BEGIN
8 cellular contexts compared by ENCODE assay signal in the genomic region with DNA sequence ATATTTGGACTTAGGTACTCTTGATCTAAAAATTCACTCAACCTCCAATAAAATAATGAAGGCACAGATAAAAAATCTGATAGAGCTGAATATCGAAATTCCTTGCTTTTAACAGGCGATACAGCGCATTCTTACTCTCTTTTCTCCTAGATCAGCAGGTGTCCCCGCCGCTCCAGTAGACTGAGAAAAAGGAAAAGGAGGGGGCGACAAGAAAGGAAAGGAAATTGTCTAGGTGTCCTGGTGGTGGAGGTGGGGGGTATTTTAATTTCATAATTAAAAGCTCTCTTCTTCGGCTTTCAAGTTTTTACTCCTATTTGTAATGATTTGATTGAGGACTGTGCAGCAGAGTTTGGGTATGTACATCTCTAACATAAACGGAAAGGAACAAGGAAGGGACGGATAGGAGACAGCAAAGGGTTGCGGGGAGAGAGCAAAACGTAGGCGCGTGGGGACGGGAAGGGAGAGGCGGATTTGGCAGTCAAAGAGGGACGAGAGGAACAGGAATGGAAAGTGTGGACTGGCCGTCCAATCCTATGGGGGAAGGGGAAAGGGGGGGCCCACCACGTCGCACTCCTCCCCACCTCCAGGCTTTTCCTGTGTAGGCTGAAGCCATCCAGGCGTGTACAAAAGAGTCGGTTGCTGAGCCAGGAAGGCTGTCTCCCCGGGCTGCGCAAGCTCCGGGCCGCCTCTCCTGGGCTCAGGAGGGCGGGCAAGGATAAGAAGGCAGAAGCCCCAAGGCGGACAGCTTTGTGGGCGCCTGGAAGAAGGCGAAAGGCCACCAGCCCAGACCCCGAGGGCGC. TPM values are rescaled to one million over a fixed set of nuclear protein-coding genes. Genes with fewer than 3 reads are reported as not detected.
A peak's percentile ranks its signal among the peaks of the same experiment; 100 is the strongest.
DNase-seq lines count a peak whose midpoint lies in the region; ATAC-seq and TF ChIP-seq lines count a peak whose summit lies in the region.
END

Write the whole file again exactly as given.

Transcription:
8 cellular contexts compared by ENCODE assay signal in the genomic region with DNA sequence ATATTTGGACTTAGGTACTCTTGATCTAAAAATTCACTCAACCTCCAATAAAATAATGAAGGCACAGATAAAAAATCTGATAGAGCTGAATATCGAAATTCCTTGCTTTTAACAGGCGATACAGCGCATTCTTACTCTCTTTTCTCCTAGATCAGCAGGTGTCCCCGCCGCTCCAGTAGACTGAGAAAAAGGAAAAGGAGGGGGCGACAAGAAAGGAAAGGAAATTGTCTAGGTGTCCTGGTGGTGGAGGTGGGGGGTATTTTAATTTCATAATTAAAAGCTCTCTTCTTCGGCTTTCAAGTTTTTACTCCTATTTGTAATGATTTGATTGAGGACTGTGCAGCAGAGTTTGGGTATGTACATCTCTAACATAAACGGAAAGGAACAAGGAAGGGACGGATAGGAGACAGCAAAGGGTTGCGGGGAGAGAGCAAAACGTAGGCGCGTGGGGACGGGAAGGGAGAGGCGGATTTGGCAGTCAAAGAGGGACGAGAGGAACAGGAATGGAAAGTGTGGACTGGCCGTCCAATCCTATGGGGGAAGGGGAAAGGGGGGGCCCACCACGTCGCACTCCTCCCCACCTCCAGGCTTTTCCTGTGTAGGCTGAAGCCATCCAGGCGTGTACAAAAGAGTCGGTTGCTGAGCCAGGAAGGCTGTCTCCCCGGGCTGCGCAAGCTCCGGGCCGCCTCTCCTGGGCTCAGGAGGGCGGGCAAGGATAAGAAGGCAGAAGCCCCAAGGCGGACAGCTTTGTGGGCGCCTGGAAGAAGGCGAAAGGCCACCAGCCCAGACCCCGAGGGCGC. TPM values are rescaled to one million over a fixed set of nuclear protein-coding genes. Genes with fewer than 3 reads are reported as not detected.
A peak's percentile ranks its signal among the peaks of the same experiment; 100 is the strongest.
DNase-seq lines count a peak whose midpoint lies in the region; ATAC-seq and TF ChIP-seq lines count a peak whose summit lies in the region.